After another wildly successful road trip, the Brewers are headed back home for another homestand, and it’s one that might offer some Trap Series potential given who is coming to Milwaukee later this week.
After a surprising run to the postseason in 2020, the Marlins have started this year’s campaign by being just about average across the board. They come into this week at 9-12 and 4-5 in their last 9 games, having just dropped 3 of 4 to the Giants in San Francisco in what was a closely-played series. As a team, Fangraphs has them ranked tied for 15th in offensive WAR (at 2.3, along with San Diego, St. Louis, and Seattle; the Brewers rank 13th with 2.6 WAR) and tied for 15th in pitching WAR (at 1.5, with St. Louis; the Brewers rank 5th with 3.2 WAR).
It’s a team that may not get much national attention, even after they swept the Cubs out of the playoffs last season, but it’s one that has more than a couple familiar faces on it.
Miami’s typical lineup features a handful of infamous Brewer Killers — former Pirate Corey Dickerson is hitting .304 with a .351 OBP in 21 games so far, but hasn’t shown much pop; former Red Adam Duvall is tied for the team in home runs with 4; and former Pirate Starling Marte is playing like a star again with a .316/.420/.491 line in 15 games, collecting 2 home runs, 2 doubles, a triple and 3 stolen bases in that time.
Then there’s old friend Jesus Aguilar, who would look very good at first base for the Brewers right now if a change of scenery wasn’t necessary for him a couple years ago. He’s settled in with the Marlins very well, and comes into this week hitting .284/.375/.478 while leading Miami with 17 runs driven in, and hitting 3 home runs in as many days after apparently ditching eating arugula. He’s an inspiration to us all.
But the breakout star so far this season may be prospect Jazz Chisholm. The 23-year-old has appeared in 19 games so far and is hitting .270/.365/.540, good for a 148 OPS+ as he co-leads the team in homers with Duvall while also adding 3 doubles and 4 stolen bases. He’s an exciting player to watch when he’s not facing your team.
The Probable Pitchers
There’s probably going to be plenty of strikeouts on both sides Monday night, as Corbin Burnes takes his 40 strikeouts and 0 walks up against Miami lefty Trevor Rogers, who’s carrying a 12.7 K/9 rate and a 1.64 ERA after his first 4 starts this season. Rogers carries an electric fastball that averages 95 mph and is currently in the top 5% in the league in whiff rate, while not allowing opponents to square up in the rare cases they do make contact. He’s thrown his fastball about 62% of the time this year, also mixing in a slider and a changeup.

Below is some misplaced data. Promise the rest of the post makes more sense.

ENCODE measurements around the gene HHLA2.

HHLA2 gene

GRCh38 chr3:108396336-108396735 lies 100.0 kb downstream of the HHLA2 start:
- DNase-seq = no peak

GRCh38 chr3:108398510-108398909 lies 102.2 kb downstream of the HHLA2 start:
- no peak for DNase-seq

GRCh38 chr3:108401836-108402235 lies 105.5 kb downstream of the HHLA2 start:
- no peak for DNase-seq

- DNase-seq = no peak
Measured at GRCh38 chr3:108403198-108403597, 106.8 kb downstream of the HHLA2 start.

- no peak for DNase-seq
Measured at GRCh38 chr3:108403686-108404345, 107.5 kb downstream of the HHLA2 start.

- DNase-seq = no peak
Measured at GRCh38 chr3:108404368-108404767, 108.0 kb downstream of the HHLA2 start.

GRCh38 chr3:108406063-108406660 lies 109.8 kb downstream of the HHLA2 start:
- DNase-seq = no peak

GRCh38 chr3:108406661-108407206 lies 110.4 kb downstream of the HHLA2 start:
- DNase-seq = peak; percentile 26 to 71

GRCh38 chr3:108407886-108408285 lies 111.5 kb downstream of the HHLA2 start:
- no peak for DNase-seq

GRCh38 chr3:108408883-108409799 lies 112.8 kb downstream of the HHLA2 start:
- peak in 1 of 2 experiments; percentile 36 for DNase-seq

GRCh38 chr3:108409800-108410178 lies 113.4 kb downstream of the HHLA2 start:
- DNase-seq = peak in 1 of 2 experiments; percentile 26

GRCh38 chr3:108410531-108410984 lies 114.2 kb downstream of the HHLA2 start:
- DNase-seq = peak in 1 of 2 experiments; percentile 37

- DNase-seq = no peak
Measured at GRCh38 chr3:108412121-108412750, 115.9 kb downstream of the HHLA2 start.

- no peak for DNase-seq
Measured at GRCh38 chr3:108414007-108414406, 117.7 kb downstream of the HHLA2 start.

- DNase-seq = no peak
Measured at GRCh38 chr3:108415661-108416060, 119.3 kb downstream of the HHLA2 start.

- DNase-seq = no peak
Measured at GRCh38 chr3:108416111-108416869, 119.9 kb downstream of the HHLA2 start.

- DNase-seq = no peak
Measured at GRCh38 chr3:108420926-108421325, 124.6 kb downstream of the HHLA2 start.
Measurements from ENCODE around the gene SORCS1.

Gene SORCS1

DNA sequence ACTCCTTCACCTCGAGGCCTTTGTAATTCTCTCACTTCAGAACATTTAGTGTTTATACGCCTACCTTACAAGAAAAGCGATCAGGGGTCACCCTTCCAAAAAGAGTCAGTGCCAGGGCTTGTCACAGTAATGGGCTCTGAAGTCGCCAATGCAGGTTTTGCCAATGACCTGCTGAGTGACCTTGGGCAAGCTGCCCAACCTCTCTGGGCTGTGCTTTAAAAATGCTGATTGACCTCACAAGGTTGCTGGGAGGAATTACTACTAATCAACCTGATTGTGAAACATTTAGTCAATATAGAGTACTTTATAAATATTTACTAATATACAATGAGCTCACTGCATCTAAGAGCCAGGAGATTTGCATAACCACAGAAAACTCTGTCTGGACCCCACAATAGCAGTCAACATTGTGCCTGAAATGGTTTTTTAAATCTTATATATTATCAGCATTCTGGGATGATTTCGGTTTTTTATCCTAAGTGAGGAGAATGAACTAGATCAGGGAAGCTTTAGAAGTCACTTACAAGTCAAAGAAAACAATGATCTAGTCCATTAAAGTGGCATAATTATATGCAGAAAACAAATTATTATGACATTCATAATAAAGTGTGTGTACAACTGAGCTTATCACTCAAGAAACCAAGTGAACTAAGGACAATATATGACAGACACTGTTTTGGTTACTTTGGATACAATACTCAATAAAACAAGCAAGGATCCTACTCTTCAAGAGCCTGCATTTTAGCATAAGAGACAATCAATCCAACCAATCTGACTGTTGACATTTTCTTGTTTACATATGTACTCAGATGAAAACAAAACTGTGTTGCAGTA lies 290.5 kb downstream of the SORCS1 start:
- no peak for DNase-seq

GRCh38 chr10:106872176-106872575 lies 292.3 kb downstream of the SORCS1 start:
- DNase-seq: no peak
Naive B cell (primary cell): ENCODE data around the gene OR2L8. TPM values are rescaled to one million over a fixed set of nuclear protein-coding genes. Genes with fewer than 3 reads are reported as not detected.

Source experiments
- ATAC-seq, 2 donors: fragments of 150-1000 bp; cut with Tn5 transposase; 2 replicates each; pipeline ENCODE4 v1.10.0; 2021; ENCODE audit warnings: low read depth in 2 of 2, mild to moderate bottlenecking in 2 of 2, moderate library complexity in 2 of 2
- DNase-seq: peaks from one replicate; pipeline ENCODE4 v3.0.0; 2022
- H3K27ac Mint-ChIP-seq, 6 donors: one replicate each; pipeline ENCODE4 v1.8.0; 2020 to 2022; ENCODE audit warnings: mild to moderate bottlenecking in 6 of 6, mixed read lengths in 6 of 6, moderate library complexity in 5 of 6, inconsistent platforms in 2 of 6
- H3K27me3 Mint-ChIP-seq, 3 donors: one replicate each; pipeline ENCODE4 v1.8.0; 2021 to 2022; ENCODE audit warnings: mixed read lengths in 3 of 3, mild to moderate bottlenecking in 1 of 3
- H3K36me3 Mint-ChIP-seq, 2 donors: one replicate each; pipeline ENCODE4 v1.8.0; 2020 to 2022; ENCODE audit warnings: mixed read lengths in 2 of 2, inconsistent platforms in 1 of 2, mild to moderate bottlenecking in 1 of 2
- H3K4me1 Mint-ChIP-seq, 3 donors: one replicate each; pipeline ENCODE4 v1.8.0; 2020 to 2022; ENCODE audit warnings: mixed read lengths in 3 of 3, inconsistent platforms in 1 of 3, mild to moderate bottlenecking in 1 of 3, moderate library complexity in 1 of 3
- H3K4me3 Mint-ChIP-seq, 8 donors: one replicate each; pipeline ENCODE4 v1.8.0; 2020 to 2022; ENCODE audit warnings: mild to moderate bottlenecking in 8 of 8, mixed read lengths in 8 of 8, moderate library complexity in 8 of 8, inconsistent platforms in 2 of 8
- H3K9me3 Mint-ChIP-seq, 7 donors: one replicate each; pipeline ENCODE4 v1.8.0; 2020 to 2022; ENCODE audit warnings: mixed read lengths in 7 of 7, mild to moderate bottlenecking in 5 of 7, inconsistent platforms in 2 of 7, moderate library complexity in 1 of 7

After going all season without facing a left-handed starting pitcher, the Brewers will see two in back-to-back days, with Daniel Castano taking the ball in game two this week against Adrian Houser. Wedged between two hard throwers in the Marlins rotation, Castano is more of your throwback soft-tossing lefty, largely working with a 90 mph fastball and an 80 mph slider, with an 82 mph changeup he’s only thrown 13% of the time this year. Statcast actually compares him to Brett Anderson, if that gives you a better idea of his profile. He’s made two starts so far this year, allowing a total of 4 runs in 10 innings, 3 of which came in his most recent start against San Francisco.
Sandy Alcantara will start the series finale Wednesday afternoon against a Brewers pitcher still to be determined. This would be Brett Anderson’s turn in the rotation, but with both he and Josh Lindblom on the injured list, the Brewers will have to figure out a Plan C for that start, and considering the four-game set with the Dodgers figures to be hell on the pitching staff as it is, a Johnny Wholestaff approach does not seem to be the way to go, but we’ll see what the team has planned.
In the meantime, the hard-throwing Alcantara could provide some problems for the Brewers. He largely leans on three pitch types, all of which he throws 90+ mph: a 97 mph fastball, a 91 mph changeup and a 90 mph slider. Statcast says he actually throws two types of fastball — a four-seamer and a sinker — and even the sinker is averaging 96.8 mph this year, although that’s where most of the hits against him this year have come. Like Rogers, he’s proven difficult to square up against this year, ranking in the 90th percentile among pitchers for barrel%, with a rate of just 1.3% this year.